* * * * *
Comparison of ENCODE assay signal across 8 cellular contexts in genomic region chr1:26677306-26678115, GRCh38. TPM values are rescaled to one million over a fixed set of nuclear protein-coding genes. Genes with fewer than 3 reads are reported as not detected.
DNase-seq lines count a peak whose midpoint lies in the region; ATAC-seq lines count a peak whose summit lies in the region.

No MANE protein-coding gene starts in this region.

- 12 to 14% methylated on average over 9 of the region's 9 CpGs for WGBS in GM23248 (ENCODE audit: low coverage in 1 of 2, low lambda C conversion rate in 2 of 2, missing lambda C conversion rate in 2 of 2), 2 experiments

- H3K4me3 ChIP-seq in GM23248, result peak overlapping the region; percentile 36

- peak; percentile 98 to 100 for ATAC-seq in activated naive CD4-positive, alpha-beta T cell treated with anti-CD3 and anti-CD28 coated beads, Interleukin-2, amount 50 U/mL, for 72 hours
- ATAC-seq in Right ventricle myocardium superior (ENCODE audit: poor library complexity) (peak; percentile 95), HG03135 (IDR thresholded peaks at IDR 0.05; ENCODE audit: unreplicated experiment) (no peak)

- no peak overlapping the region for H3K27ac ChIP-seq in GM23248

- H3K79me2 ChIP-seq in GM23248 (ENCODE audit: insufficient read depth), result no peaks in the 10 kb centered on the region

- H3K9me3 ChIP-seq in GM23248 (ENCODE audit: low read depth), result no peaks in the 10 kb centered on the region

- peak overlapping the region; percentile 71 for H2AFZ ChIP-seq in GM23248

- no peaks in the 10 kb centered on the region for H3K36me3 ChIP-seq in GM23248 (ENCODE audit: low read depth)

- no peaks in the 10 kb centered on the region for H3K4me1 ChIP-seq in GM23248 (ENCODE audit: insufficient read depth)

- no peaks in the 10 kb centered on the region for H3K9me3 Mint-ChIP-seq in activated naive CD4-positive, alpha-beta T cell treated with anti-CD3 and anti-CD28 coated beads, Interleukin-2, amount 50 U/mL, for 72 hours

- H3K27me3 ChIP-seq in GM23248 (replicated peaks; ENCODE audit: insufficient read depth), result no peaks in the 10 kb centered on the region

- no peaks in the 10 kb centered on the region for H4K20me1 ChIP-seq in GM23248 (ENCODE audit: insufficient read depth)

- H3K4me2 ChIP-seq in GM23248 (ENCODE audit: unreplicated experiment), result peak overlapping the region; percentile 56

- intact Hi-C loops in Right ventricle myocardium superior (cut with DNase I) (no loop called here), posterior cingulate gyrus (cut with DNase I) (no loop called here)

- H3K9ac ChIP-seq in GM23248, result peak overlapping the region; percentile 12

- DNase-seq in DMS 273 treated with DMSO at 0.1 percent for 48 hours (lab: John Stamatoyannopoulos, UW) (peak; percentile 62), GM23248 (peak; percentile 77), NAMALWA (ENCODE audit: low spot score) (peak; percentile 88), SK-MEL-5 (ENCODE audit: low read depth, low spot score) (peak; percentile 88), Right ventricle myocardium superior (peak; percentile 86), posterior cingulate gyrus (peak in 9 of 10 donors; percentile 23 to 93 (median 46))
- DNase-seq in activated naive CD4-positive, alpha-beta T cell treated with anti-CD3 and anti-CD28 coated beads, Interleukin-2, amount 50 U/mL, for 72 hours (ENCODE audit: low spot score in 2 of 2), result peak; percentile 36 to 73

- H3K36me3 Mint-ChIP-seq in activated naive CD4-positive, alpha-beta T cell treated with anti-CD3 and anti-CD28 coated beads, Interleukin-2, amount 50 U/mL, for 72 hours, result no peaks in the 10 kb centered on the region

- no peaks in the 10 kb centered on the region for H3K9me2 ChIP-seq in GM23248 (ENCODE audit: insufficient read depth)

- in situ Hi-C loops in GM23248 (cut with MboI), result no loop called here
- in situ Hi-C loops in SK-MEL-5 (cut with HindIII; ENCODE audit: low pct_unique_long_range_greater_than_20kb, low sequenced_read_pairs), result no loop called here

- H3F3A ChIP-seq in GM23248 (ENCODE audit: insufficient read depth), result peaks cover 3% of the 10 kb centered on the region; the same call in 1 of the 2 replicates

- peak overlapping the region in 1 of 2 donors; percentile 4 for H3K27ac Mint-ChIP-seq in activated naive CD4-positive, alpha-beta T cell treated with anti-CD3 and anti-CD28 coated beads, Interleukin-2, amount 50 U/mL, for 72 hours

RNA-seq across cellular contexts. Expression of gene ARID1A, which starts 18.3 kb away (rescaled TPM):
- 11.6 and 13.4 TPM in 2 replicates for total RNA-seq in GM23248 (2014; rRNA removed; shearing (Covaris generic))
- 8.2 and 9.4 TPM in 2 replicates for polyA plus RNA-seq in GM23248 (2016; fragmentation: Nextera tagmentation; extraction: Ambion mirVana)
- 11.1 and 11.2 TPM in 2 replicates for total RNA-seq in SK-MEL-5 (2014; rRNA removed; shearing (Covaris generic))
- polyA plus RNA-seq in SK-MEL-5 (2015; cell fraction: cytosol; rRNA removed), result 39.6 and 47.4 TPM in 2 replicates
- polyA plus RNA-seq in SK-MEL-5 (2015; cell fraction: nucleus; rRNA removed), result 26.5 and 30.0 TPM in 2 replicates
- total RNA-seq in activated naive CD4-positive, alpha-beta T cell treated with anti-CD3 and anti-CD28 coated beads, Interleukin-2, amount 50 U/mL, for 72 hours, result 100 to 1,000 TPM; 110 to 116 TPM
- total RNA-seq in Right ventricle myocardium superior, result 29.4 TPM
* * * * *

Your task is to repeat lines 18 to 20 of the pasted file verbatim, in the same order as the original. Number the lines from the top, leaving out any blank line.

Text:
- intact Hi-C loops in Right ventricle myocardium superior (cut with DNase I) (no loop called here), posterior cingulate gyrus (cut with DNase I) (no loop called here)

- H3K9ac ChIP-seq in GM23248, result peak overlapping the region; percentile 12

- DNase-seq in DMS 273 treated with DMSO at 0.1 percent for 48 hours (lab: John Stamatoyannopoulos, UW) (peak; percentile 62), GM23248 (peak; percentile 77), NAMALWA (ENCODE audit: low spot score) (peak; percentile 88), SK-MEL-5 (ENCODE audit: low read depth, low spot score) (peak; percentile 88), Right ventricle myocardium superior (peak; percentile 86), posterior cingulate gyrus (peak in 9 of 10 donors; percentile 23 to 93 (median 46))